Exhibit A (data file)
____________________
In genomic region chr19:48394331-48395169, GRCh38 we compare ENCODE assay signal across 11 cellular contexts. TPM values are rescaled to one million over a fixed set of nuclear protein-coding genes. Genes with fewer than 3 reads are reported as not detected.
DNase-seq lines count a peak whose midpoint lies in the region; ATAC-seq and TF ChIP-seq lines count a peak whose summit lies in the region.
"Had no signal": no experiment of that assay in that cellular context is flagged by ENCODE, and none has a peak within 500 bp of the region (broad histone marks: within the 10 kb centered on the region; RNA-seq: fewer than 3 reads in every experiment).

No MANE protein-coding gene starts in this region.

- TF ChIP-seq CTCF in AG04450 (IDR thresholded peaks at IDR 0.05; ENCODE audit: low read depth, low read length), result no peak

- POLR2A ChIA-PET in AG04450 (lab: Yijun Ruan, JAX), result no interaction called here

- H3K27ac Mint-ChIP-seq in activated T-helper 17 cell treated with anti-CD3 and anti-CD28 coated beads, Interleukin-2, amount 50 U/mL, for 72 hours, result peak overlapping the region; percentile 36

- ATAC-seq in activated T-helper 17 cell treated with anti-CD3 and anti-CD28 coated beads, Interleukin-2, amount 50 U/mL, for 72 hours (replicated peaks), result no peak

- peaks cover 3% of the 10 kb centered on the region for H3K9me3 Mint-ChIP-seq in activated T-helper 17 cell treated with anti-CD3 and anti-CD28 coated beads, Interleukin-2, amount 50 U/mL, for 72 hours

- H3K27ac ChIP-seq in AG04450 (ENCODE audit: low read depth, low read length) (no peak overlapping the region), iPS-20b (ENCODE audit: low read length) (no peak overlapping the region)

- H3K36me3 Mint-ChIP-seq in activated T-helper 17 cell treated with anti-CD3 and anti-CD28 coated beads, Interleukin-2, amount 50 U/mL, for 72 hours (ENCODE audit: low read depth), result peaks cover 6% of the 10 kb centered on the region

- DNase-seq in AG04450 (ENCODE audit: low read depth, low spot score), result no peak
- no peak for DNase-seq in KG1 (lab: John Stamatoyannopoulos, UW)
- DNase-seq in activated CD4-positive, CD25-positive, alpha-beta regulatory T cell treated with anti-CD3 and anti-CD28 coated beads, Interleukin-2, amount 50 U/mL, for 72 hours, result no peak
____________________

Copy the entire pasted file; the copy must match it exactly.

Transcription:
In genomic region chr19:48394331-48395169, GRCh38 we compare ENCODE assay signal across 11 cellular contexts. TPM values are rescaled to one million over a fixed set of nuclear protein-coding genes. Genes with fewer than 3 reads are reported as not detected.
DNase-seq lines count a peak whose midpoint lies in the region; ATAC-seq and TF ChIP-seq lines count a peak whose summit lies in the region.
"Had no signal": no experiment of that assay in that cellular context is flagged by ENCODE, and none has a peak within 500 bp of the region (broad histone marks: within the 10 kb centered on the region; RNA-seq: fewer than 3 reads in every experiment).

No MANE protein-coding gene starts in this region.

- TF ChIP-seq CTCF in AG04450 (IDR thresholded peaks at IDR 0.05; ENCODE audit: low read depth, low read length), result no peak

- POLR2A ChIA-PET in AG04450 (lab: Yijun Ruan, JAX), result no interaction called here

- H3K27ac Mint-ChIP-seq in activated T-helper 17 cell treated with anti-CD3 and anti-CD28 coated beads, Interleukin-2, amount 50 U/mL, for 72 hours, result peak overlapping the region; percentile 36

- ATAC-seq in activated T-helper 17 cell treated with anti-CD3 and anti-CD28 coated beads, Interleukin-2, amount 50 U/mL, for 72 hours (replicated peaks), result no peak

- peaks cover 3% of the 10 kb centered on the region for H3K9me3 Mint-ChIP-seq in activated T-helper 17 cell treated with anti-CD3 and anti-CD28 coated beads, Interleukin-2, amount 50 U/mL, for 72 hours

- H3K27ac ChIP-seq in AG04450 (ENCODE audit: low read depth, low read length) (no peak overlapping the region), iPS-20b (ENCODE audit: low read length) (no peak overlapping the region)

- H3K36me3 Mint-ChIP-seq in activated T-helper 17 cell treated with anti-CD3 and anti-CD28 coated beads, Interleukin-2, amount 50 U/mL, for 72 hours (ENCODE audit: low read depth), result peaks cover 6% of the 10 kb centered on the region

- DNase-seq in AG04450 (ENCODE audit: low read depth, low spot score), result no peak
- no peak for DNase-seq in KG1 (lab: John Stamatoyannopoulos, UW)
- DNase-seq in activated CD4-positive, CD25-positive, alpha-beta regulatory T cell treated with anti-CD3 and anti-CD28 coated beads, Interleukin-2, amount 50 U/mL, for 72 hours, result no peak